Coyotes spotted in St. Alban’s

Cindy Cox
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Several coyotes have been spotted in the St. Alban's area in recent weeks.

On March 17th, a single coyote was spotted roaming in the town of St. Alban’s.  The RCMP Detachment in Milltown received a call informing them that a coyote was reported next to the Pub Lounge.   The weekend before the RCMP received another call reporting another single coyote sighting. 

“We have been patrolling the area but have not spotted anything yet,” stated Cst. Michelle Pike.  “We would like to warn pet owners especially to keep their dogs tethered and not let them outside for long periods of time.”

Coyote attacks on people are extremely rare and they are referred to as prairie wolves or wild dogs. They have a huge fear of humans and usually their attacks on people occur when a coyote has become comfortable around people, often as a result of people feeding them.

A local resident, Allan Howse said a large coyote was in his garden his yard few nights ago.

“My dog started barking and running through the house so I knew something was wrong. I got up and looked out the door and here was a coyote a few feet away from my home.  I yelled and shouted but he never moved. He seemed to have no fear of me.  Shortly after he moved a few feet over to the next house and stayed their just looking at me.  Eventually he moved on through the alders behind a neighbor’s home,” said Mr. Howse.  Mr. Howse said the coyote was white in color and had a grayish tail.  He stated that the single coyote was extremely large in size.

Another resident, Cory Organ, video taped his dog being approached by a coyote outside his home.  This video was posted on the CBC website and is also on The Coaster Website for viewing.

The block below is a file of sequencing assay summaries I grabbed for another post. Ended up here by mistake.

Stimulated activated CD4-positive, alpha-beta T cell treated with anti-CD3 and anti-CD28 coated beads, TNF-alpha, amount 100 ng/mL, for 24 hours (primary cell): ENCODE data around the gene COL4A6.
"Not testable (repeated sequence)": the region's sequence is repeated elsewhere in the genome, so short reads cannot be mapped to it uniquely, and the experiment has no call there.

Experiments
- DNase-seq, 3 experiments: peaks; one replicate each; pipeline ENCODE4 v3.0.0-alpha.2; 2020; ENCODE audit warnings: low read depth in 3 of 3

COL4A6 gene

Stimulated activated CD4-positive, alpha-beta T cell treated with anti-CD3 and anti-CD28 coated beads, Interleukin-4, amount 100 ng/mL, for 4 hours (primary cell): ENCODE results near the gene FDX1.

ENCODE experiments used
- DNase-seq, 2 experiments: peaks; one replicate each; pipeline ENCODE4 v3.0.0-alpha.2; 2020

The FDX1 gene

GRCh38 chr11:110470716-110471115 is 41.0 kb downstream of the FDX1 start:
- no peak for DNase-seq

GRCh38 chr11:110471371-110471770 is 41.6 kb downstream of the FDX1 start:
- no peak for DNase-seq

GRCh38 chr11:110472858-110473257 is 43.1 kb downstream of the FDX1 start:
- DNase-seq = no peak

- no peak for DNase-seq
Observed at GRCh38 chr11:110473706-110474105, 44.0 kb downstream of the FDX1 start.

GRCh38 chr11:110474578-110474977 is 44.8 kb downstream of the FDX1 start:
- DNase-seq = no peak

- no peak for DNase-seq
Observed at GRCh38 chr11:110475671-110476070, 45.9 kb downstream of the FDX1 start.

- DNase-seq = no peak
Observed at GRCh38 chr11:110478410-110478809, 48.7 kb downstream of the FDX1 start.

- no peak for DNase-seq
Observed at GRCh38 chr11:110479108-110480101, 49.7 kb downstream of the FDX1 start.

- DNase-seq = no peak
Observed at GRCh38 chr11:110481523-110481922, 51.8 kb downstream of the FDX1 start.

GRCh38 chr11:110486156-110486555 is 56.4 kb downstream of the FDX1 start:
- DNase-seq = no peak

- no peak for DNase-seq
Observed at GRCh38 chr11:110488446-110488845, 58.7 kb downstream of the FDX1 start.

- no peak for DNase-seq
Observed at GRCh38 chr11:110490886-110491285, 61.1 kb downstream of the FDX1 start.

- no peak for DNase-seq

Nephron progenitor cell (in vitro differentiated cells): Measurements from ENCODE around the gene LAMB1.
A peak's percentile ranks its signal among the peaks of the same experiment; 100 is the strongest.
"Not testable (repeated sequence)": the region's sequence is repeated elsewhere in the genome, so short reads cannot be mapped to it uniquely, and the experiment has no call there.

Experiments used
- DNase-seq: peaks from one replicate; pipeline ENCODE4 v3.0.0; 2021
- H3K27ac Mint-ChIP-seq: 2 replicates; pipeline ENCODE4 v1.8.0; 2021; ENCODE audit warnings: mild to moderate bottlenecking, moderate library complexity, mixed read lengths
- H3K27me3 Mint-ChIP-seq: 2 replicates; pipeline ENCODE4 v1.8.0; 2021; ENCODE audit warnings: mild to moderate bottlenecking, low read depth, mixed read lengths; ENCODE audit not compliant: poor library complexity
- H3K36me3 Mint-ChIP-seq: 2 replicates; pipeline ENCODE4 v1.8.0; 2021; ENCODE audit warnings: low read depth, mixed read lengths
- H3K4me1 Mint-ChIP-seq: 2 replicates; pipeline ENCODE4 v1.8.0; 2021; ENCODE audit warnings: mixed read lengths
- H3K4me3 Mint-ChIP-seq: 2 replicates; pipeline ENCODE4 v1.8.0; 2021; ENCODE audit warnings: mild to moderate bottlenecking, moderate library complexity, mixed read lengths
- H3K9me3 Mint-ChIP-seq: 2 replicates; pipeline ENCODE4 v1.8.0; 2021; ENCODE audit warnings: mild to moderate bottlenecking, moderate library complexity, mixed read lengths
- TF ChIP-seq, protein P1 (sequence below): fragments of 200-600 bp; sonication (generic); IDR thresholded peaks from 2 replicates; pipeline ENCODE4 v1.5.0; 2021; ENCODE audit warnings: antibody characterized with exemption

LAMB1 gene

“If anyone is having a problem with coyotes they should contact a conservation officer in the area,” stated MHA Tracey Perry. “I strongly encourage residents to avoid any practices that would increase the likelihood of the coyote becoming too comfortable around people and start associating humans with food. Our local wildlife office will certainly act to set live traps if you feel that a coyote has become a nuisance or appears to have lost its fear of humans.”

Perry has listed information on her facebook site frequently advertising the Environment and Conservation site which informs residences of the shooting season, fees, dates and harvest limit for those who were inquiring.

Coyotes can be found in rural and urban area across Canada. They often shy away from humans, but if one does approach, here's what people should do according to the provincial Department of 

Be aggressive yourself, wave your arms, stomp and yell loudly in a deep voice to deter it from coming closer. Stand your ground, stay where you are and look it in the eye. Never run away; it is more likely to consider you prey, give chase and seriously harm you.

Be prepared, the best defence is a good offence; carry a whistle, flashlight and/or personal alarm. This is especially important for small children who play outside or walk to school in areas where coyotes have been spotted.

Stay together: If you are walking in an area that has high coyote activity, never do so without a companion. Don't lure them with food, coyotes are scavengers. If you have pets, feed them inside the house rather than leaving food outside, don’t leave meat scraps or products in compost buckets outside your house, keep regular compost in an enclosed area and ensure garbage bins have tight resealable lids to keep out animals.

 

 

Organizations: RCMP, CBC

Geographic location: Milltown, Canada

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  • Gord
    April 13, 2012 - 21:35

    Good advise! Times have changed from when we could wander among the outdoors carefree taking in the sites & sounds and letting our pets roam as we stroll. We have to be aware of both two and four legged stalkers.